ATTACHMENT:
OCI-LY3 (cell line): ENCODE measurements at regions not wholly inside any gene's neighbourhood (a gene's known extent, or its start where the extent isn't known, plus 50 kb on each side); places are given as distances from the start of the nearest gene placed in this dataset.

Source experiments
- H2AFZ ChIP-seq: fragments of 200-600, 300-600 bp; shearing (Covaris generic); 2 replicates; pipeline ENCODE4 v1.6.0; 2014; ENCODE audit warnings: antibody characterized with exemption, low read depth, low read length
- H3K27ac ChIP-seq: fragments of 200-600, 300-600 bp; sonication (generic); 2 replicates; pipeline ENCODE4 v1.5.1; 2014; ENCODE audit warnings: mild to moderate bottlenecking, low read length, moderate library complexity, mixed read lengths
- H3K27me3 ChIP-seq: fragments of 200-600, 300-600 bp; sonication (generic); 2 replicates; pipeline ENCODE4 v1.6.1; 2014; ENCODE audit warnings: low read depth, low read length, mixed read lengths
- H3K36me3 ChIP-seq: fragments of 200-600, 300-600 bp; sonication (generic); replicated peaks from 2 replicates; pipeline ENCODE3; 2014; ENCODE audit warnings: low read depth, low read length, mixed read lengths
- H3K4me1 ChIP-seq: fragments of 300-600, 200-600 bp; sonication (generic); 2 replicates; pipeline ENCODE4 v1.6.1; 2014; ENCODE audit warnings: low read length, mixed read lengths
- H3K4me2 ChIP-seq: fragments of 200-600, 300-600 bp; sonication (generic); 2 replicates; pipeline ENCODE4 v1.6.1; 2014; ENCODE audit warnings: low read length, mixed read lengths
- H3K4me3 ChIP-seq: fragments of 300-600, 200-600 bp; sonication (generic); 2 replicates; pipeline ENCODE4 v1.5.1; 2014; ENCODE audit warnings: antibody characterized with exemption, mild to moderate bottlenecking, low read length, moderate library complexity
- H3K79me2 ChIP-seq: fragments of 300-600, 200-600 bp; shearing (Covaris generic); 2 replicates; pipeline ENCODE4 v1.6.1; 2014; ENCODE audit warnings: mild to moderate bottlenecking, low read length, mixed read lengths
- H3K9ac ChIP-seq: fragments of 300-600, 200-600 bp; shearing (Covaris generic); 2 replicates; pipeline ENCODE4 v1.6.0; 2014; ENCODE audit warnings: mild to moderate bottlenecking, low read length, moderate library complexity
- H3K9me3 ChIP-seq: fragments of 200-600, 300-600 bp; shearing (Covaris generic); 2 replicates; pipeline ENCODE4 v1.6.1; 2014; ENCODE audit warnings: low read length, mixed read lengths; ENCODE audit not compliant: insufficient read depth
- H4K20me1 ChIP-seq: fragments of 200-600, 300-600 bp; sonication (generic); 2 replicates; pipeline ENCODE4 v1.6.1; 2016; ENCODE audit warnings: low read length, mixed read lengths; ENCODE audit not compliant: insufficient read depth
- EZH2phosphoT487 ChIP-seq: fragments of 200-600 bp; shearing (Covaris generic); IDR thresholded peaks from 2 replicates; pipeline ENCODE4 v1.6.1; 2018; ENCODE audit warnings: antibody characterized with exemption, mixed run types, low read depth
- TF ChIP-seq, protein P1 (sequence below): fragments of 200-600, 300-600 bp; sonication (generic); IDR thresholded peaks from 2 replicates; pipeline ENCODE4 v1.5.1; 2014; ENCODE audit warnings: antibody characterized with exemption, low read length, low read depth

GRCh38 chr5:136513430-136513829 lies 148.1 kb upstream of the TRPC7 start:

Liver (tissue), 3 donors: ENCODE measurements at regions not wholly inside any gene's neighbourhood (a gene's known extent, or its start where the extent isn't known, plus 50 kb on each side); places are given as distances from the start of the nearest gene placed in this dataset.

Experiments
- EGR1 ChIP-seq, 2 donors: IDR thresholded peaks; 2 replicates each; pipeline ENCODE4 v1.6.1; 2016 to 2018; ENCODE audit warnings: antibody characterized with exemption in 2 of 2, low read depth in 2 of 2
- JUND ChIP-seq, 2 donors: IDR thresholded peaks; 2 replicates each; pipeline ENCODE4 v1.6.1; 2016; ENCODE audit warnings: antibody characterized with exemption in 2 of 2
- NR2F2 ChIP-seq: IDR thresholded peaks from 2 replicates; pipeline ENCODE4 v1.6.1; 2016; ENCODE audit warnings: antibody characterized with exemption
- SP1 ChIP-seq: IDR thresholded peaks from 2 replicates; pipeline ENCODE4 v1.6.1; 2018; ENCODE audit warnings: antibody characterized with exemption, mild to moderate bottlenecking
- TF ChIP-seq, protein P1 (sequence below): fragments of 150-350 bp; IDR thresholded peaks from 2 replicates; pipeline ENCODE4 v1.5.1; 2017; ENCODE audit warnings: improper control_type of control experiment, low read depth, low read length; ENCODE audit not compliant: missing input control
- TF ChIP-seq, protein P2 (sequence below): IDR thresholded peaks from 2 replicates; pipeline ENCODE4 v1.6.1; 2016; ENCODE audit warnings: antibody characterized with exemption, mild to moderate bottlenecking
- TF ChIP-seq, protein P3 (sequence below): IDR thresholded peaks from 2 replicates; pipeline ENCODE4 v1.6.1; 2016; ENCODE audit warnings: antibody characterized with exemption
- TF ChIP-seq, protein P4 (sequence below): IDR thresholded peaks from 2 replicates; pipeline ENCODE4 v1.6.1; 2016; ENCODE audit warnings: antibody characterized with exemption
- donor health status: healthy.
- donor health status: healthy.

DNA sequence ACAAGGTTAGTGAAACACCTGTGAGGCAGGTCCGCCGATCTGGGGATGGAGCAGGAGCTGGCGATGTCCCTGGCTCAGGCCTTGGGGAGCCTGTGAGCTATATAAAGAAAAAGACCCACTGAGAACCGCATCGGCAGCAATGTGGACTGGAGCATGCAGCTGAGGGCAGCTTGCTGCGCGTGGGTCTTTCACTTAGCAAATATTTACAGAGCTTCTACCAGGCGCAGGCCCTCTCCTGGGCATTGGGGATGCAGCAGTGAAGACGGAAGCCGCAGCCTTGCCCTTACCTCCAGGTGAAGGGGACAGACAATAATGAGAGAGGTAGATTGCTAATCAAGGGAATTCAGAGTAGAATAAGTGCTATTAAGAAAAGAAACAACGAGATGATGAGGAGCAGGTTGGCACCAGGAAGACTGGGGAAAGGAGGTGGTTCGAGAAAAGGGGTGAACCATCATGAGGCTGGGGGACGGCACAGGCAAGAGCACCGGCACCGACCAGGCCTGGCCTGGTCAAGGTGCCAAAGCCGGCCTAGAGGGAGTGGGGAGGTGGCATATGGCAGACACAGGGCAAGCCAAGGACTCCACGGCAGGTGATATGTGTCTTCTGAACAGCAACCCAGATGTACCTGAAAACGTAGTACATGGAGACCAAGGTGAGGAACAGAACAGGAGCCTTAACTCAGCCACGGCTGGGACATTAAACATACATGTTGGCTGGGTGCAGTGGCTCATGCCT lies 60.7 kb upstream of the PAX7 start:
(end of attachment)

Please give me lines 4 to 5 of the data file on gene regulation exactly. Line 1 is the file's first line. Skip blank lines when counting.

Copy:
- H3K27ac ChIP-seq: fragments of 200-600, 300-600 bp; sonication (generic); 2 replicates; pipeline ENCODE4 v1.5.1; 2014; ENCODE audit warnings: mild to moderate bottlenecking, low read length, moderate library complexity, mixed read lengths
- H3K27me3 ChIP-seq: fragments of 200-600, 300-600 bp; sonication (generic); 2 replicates; pipeline ENCODE4 v1.6.1; 2014; ENCODE audit warnings: low read depth, low read length, mixed read lengths